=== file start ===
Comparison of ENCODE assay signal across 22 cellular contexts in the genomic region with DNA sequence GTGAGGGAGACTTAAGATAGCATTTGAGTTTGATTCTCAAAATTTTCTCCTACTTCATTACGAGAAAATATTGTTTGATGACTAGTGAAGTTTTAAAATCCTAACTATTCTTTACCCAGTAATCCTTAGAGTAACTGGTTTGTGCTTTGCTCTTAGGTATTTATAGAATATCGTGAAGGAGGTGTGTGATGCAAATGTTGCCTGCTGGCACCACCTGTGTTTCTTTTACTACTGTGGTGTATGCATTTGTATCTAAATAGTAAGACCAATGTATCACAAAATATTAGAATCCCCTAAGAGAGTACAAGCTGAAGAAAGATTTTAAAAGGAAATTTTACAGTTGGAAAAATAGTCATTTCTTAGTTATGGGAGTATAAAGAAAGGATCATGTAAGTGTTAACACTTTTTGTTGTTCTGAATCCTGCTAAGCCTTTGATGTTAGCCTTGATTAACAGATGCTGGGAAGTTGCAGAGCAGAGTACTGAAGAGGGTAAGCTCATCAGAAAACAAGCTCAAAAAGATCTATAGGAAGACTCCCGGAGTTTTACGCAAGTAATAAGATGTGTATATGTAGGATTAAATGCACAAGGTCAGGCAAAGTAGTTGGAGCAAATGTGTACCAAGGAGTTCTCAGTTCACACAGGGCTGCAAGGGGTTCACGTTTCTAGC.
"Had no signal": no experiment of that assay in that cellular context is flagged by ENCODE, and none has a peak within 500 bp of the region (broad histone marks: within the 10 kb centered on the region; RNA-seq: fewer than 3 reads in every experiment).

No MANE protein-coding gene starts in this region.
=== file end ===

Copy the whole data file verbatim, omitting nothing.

Comparison of ENCODE assay signal across 22 cellular contexts in the genomic region with DNA sequence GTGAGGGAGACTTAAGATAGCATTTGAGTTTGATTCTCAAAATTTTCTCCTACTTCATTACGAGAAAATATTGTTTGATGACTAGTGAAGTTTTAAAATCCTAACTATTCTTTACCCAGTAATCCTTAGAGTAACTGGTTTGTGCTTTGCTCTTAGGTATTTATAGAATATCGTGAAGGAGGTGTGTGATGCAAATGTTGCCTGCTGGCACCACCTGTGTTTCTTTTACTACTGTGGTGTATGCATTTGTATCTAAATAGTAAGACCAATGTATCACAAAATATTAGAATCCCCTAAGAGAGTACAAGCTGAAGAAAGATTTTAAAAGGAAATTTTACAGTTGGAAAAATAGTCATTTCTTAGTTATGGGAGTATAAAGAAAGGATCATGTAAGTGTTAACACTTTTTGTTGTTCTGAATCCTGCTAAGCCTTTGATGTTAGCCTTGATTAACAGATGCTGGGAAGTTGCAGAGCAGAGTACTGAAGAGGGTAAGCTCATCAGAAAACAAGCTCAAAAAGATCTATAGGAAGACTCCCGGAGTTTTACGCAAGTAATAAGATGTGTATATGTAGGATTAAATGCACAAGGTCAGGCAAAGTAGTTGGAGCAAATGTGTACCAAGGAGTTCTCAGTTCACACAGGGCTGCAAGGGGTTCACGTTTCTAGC.
"Had no signal": no experiment of that assay in that cellular context is flagged by ENCODE, and none has a peak within 500 bp of the region (broad histone marks: within the 10 kb centered on the region; RNA-seq: fewer than 3 reads in every experiment).

No MANE protein-coding gene starts in this region.